New York Times best-selling author Mary Alice Monroe is as much a conservationist as she is an author. In interviews and at book signings, Monroe talks passionately about the environmental and animal causes she champions in her books, sometimes forgetting to talk about the books themselves.
But becoming engrossed in her subject matter is how Monroe starts all her novels.
"My method is always the same: I let the animals tell me what the story is," she said. "I don't come to my research with a story that I'm trying to learn about and then add that material in. I become a volunteer, I work with the people in the field, and I pay attention. When I do this, the story comes to me."
As an active environmentalist, she serves on the board of directors at the South Carolina Aquarium and The Leatherback Trust, a sea turtle conservation organization.
For her latest series, Monroe turned her attention to dolphins after learning that about half of the wild dolphins in South Carolina are sick.
Monroe became a volunteer at the Dolphin Research Center in Florida and participated in a Charleston study with the National Oceanic and Atmospheric Administration that ran medical tests on dolphins.
From those experiences, her Lowcountry Summer Trilogy emerged.
The three-part series follows three estranged half-sisters who reunite at their grandmother's Sullivan's Island beach house for one last summer before "Mamaw" sells it. In the first book, "The Summer Girls," the sisters befriend Delphine, a wild dolphin that becomes an integral part of the storyline.
Monroe will sign copies of the newly released second installment, "The Summer Wind," June 29 at the Hilton Head Island Barnes & Noble.
While all the sisters are major characters in the novels, one sister emerges as the main focus in each. The oldest sister, Dora, is the center of "The Summer Wind."
"All my characters have a job to do," Monroe said. "I'm trying to show my readers through the course of the novels the difference between a dolphin in the wild and a dolphin in a care facility. There is a huge difference."
In the first book, the sisters play with Delphine, call to her and feed her, everything you are not supposed to do with a wild dolphin, Monroe said. As a result, Delphine gets seriously injured by fishing wire near the dock. "The Summer Wind" follows Delphine to Florida for rehabilitation and shows controlled interactions with dolphins in human care. Monroe also takes readers to the Dolphin Research Center, where a wounded soldier is undergoing dolphin therapy.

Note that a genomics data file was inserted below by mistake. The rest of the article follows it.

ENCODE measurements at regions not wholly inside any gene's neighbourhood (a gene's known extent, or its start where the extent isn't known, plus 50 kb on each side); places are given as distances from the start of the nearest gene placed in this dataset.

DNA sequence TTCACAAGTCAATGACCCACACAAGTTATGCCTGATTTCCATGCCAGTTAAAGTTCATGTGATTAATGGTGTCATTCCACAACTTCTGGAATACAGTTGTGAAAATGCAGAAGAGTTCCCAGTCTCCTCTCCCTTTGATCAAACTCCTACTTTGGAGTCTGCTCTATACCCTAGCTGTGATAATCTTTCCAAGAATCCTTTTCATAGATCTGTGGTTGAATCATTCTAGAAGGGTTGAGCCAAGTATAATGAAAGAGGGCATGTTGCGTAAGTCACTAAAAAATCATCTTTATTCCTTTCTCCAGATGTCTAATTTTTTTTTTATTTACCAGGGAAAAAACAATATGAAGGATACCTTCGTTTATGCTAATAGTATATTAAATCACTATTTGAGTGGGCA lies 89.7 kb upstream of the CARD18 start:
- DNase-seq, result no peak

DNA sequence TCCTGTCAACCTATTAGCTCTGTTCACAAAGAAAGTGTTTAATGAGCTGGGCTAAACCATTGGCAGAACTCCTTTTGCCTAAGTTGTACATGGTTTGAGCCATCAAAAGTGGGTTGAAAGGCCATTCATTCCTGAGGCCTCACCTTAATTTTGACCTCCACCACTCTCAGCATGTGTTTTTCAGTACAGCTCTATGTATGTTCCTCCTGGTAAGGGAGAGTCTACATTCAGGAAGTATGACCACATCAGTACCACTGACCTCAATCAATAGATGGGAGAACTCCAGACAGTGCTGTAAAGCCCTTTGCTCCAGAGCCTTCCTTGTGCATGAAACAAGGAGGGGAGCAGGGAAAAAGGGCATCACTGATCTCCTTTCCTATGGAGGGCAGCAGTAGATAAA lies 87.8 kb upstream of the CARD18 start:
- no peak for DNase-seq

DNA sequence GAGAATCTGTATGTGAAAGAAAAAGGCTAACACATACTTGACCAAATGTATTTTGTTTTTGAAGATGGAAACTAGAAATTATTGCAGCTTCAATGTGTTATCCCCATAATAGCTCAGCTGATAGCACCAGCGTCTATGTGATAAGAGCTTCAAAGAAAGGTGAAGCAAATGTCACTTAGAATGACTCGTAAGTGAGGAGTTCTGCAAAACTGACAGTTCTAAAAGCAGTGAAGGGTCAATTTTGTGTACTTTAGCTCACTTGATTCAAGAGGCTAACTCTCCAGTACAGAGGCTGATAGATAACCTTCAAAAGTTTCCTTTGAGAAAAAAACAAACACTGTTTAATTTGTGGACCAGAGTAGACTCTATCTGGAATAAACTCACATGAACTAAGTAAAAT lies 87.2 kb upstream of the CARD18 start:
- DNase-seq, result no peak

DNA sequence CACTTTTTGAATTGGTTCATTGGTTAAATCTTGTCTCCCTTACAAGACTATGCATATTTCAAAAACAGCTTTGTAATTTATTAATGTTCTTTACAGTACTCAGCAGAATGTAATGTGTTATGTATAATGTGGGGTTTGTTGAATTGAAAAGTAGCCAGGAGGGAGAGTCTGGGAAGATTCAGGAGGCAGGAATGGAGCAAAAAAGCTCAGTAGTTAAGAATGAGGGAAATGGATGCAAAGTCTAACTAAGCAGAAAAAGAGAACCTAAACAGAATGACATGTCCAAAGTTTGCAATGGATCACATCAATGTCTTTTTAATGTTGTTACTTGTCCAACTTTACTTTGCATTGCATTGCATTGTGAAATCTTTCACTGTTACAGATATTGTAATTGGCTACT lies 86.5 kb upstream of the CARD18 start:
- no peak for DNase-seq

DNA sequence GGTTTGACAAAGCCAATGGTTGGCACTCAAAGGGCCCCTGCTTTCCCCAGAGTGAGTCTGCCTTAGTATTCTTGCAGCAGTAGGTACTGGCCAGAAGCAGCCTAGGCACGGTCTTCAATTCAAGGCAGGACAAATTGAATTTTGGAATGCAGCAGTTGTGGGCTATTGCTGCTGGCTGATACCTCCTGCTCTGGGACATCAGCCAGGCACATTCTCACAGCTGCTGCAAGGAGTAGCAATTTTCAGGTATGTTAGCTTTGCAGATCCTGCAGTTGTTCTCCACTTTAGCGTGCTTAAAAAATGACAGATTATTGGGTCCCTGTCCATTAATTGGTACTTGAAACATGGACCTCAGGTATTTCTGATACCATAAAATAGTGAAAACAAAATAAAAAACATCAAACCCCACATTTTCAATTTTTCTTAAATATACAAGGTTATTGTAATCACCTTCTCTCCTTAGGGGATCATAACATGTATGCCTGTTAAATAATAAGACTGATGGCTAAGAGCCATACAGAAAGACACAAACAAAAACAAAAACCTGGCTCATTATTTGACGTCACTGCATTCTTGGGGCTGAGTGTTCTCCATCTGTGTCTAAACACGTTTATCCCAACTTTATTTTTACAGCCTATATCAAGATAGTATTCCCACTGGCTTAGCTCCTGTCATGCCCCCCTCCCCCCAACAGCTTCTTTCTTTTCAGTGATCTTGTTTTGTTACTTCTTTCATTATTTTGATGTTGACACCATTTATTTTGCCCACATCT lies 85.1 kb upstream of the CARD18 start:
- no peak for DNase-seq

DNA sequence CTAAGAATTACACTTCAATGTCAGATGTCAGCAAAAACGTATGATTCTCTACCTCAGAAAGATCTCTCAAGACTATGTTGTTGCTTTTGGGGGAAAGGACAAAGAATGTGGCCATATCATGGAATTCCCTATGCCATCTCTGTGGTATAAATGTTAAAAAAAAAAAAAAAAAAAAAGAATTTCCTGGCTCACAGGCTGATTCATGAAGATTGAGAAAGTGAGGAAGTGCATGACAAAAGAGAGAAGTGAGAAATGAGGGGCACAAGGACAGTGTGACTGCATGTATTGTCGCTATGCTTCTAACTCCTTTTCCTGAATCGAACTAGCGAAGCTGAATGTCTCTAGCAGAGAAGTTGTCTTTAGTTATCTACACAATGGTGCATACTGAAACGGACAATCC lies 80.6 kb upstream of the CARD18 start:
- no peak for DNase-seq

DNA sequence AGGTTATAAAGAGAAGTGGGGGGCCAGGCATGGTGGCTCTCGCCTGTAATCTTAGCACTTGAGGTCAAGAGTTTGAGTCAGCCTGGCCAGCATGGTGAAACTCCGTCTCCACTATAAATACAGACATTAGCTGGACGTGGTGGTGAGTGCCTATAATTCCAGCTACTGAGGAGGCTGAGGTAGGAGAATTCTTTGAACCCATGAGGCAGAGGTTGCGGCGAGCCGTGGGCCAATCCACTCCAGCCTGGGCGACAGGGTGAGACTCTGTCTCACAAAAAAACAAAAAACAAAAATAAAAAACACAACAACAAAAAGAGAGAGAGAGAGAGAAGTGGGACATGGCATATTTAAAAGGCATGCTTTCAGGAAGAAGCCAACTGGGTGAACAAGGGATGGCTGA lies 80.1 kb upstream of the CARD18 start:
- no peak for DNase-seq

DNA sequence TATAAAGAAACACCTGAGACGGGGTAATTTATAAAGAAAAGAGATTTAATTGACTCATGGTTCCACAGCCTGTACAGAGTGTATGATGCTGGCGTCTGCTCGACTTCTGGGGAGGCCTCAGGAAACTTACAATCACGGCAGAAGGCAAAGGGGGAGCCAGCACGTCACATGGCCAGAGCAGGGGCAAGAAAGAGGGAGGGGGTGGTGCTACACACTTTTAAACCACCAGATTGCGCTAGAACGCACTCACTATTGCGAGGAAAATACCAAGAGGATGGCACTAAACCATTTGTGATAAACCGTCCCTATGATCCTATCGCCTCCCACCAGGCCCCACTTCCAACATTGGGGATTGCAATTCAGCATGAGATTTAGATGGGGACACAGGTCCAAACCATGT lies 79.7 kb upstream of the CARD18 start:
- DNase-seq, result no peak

Monroe was inspired to include this character after participating in the Wounded Warrior Program at the research center.
"To see that interaction that went on between these men and the dolphins, these men who are so guarded and restrained emotionally ... once they got in the water with the dolphins, they were boys again," Monroe said. "It was so beautiful to witness."
The wounded warrior in "The Summer Wind" will return in the final novel, "The Summer's End," set to release in 2015, Monroe said.
His role is to show how connection with nature is essential to well-being, she added. "I do believe that one of the reasons that people love my books is that they read them and feel that connection with nature. That's my goal."
Her other goal, of course, is to bring awareness to each animal issue she chooses to highlight.
"I have found, truly, that once the reader becomes aware, they will act appropriately," Monroe said. Readers have written thank-you notes saying they will no longer be touching or feeding dolphins. "It's all about educating through an interesting story," she said. "If I can do that, I can make a difference in my time."
Follow reporter Erin Shaw at twitter.com/IPBG_ErinShaw.
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